As you hire these people, get in writing what they are to do, and by when. Have in the agreement that IF they fail to meet the timeline, then the pay gets reduced.
Do NOT pay for all of it upfront. Perhaps materials, and some labor, and the rest upon completion.
These guys can usually do the work for less, and often times can even help you secure supplies at discounted rates. (just do not ask “where” they get them…I do not. Õ¿Õ)
“Hey, Bob, that nice new single car garage door you got me for $125, where did you get that?”
“Jim, I cannot get anymore, so do NOT ask!”
(maybe thats why there was no warranty card enclosed?)

Another good source for cheap labor is cops, and firefighters. They often work there “normal jobs” and have plenty of extra time to do construction.
I have a local firefighter and cop that team up and do painting for me on occassion. They are good, and cheap.
I buy the paint, and they paint on there off days.
Takes a little longer as compared to the full time painters, but for half the price, I’ll wait an extra week.

And, since it is Christmas time, you will find plenty of people looking for “Extra” income, and they WILL get it done quicker, cause they want the money to buy gifts BEFORE the holiday.

One other thing I just thought of.
Check with the local warehouse stores for supplies.
You can often find “discontinued” or “returned” items at a major discount.
For my duplex, we needed 4 out door light fixtures. They are usually only about $5/piece.
We found 6 that had been ordered by a builder and returned because they were the wrong color. (they were white, the new homeowner wanted “Beige”.)
We got all 6 of them for $8.83, and they even came with light bulbs. (I installed those myself).
We also got a screen door for the one unit that had a small dent in the vinyl on the inner side of it.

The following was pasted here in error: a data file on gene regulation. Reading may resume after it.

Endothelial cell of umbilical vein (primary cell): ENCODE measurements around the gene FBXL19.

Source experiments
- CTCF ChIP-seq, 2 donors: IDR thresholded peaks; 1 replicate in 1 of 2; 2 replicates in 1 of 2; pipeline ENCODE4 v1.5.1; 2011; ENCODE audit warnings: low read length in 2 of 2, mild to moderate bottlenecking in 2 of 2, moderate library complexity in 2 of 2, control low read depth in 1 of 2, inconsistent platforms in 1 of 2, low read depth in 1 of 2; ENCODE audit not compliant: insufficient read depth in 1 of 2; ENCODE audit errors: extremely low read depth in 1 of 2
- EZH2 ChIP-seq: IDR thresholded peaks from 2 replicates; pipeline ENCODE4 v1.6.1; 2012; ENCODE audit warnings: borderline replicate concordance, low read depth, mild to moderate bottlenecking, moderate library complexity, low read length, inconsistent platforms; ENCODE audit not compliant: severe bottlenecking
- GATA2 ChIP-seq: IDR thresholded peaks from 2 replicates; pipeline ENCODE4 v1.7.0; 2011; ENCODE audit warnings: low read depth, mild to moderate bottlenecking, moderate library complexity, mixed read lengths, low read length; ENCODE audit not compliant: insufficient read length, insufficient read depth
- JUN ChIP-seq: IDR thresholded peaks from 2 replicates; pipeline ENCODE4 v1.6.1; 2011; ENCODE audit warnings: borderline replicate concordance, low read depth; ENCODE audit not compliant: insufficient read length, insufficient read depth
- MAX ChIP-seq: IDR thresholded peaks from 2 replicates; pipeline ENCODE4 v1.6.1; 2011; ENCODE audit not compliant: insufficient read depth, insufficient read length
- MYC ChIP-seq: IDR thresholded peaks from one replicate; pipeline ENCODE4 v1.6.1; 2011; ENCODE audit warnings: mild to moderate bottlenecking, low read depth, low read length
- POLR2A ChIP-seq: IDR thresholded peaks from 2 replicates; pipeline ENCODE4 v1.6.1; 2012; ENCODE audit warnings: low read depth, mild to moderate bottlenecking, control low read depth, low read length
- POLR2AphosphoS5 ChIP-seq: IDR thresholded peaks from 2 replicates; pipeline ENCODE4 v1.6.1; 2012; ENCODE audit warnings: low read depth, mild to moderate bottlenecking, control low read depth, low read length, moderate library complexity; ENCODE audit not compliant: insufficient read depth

It was normally priced at $69.95, we paid, $29.95.
According to the store, it was a defect. (I could hardly see the dent, and the tenants were just happy to have a screendoor that closes and does not have broken glass in it.)
So, shop around for all your needs, labor and supplies.
There are deals out there, you only need to look for them.
And, since I’m broke and have PLENTY of time, I can and will find them, so can you.

You may also consider making space in your garage or shed for “Extra stuff”.
I have a tool shed in my back yard filled with extra things, like switch plate covers, window panes, screening, door closures, cabinet door knobs, and whatever else I come accross cheap or free.
I just put all new knobs on the kitchen cabinets in my own home, from abox of them we FOUND in the basement of a newly aquired deal. (they were brand new, and still in the wrapper.)

I hope this helps a little,
Jim Il

Re: Rehabs - Posted by Miloneco

Posted by Miloneco on November 29, 1999 at 19:28:12:

A few suggestions for you on rehabs.It is important that either you are handy or have a good realationship with your contractor.He or she may be someone that you use over and over agian,They can save you thousands of dollars .Remember on older houses digging into one problem can result in uncovering many others. Rehabing is not for the weak hearted.
We do our own rehab work and sweat equity comes to play.I am also surronded by a good core of subs people I use repeatedly for the work that requires liscences.
Obviously your best rehabs are heavy cosmetics paint and flooring ,maybe start with one like this.Good luck.

Re: Rehabs - Posted by Mark Mallen

Posted by Mark Mallen on November 29, 1999 at 18:09:28:

I started doing rehabs years ago to keep my maintenance people busy. You have a lot of flexibility if you keep some long term rentals and have your maintenance people doing rehabs in between work.